The Jordanian Ministry of Health has banned all forms of smoking in closed public places as of 1 July, driven in no small part to the coronavirus pandemic.
“In order to protect the health and safety of citizens, especially given the COVID-19 pandemic and its aftermath, smoking of all forms (cigarettes, electronic cigarettes and shisha) is banned in closed public spaces,” per a statement from the health ministry.
The ministry said one reason for the ban is greater occurrences of strong coronavirus symptoms in smokers. Jordan has been rigorous in its efforts to limit the spread of Covid-19, registering 1,169 confirmed cases and 10 deaths as of 8 July.
The ban comes after the Guardian published a report late last month revealing Jordan having surpassed Indonesia with the highest smoking rates in the world.
More than eight out of 10 Jordanian men smoke or regularly use nicotine products including e-cigarettes, according to a government study conducted in 2019 in collaboration with the World Health Organisation. Jordanian men who smoke daily consume an average of 23 cigarettes a day, the WHO survey found. Around 45 percent of Jordanian students aged 15 or under have used some form of tobacco.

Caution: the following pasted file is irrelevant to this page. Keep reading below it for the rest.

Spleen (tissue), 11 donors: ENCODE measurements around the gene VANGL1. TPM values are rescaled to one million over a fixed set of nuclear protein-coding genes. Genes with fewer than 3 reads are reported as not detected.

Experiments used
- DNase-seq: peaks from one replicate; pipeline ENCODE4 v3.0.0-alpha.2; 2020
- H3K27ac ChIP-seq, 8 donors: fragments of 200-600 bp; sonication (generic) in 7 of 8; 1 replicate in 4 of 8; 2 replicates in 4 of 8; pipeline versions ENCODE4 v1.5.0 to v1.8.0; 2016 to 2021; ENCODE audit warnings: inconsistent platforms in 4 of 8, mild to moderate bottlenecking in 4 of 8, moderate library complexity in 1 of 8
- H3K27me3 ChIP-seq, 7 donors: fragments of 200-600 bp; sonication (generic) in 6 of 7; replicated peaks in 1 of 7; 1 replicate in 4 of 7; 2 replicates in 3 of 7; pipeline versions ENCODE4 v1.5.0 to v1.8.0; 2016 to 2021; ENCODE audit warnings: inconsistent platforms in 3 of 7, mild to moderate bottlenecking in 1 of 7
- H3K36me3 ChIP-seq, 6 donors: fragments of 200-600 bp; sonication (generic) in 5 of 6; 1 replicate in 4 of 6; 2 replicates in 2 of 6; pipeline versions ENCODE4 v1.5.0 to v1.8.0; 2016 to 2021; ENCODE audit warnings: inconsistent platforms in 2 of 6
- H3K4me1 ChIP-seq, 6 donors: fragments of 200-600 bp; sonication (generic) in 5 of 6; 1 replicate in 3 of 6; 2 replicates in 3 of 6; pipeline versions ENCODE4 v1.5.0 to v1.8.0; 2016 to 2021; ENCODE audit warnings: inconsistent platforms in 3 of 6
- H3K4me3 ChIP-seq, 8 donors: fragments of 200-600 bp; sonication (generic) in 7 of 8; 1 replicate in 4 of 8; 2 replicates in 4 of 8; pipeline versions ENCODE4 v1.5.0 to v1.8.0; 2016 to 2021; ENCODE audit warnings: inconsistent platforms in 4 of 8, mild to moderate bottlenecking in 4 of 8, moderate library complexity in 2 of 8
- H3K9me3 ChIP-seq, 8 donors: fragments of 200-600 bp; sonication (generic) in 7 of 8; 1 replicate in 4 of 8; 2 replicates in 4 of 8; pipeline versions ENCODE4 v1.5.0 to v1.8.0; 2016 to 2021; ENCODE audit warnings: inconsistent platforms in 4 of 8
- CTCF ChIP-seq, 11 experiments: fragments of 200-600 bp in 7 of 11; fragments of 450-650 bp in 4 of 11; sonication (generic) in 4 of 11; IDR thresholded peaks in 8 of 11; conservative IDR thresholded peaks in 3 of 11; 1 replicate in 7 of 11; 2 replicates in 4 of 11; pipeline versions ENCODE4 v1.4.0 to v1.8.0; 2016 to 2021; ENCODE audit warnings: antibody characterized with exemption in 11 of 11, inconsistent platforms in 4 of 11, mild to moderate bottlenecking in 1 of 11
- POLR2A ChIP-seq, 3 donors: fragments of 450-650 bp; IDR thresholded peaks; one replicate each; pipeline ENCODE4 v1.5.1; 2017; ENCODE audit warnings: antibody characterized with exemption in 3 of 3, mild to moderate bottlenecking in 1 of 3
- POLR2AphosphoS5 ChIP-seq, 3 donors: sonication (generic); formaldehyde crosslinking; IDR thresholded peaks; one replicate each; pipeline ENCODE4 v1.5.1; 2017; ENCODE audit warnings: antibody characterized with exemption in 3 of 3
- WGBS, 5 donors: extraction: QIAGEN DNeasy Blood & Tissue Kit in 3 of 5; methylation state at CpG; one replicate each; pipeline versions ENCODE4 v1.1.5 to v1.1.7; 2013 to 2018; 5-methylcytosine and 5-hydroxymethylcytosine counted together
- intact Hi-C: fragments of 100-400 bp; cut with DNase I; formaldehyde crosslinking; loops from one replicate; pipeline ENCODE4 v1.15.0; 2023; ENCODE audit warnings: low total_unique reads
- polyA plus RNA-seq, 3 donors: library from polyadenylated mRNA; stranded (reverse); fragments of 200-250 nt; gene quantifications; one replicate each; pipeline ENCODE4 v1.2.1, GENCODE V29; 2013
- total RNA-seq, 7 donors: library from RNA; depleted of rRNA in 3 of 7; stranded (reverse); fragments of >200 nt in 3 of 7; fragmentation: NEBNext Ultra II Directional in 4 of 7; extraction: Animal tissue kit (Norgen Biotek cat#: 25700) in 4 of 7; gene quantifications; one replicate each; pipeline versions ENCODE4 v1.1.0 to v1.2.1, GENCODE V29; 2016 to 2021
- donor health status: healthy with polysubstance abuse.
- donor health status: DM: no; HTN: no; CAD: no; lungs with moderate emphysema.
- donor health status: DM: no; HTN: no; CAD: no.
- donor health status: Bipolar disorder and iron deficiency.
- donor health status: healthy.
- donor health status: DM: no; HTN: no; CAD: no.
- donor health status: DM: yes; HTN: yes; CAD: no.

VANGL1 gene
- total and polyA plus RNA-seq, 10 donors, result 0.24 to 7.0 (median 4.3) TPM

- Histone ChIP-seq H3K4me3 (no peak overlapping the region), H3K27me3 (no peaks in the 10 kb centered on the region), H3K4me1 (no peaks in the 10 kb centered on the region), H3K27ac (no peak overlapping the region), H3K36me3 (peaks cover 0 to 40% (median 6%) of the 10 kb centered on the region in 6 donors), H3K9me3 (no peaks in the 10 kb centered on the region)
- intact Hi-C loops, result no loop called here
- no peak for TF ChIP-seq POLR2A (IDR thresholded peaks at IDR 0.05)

Health experts believe Jordan’s high rate of smoking is due to the influence of tobacco companies on regulations in the country.
By economic measures, tobacco taxes make up 18 percent of annual revenues in Jordan. At the end of the first quarter of 2020, Jordanians had spent 1.6 billion dinars ($2.26 billion) on smoking, roughly six percent of the nation’s gross domestic product.
An initial ban on smoking cigarettes in enclosed public spaces was introduced in 2008. However, some are skeptical on the enforcement of the new ban because it includes smoking in “fully closed” public spaces.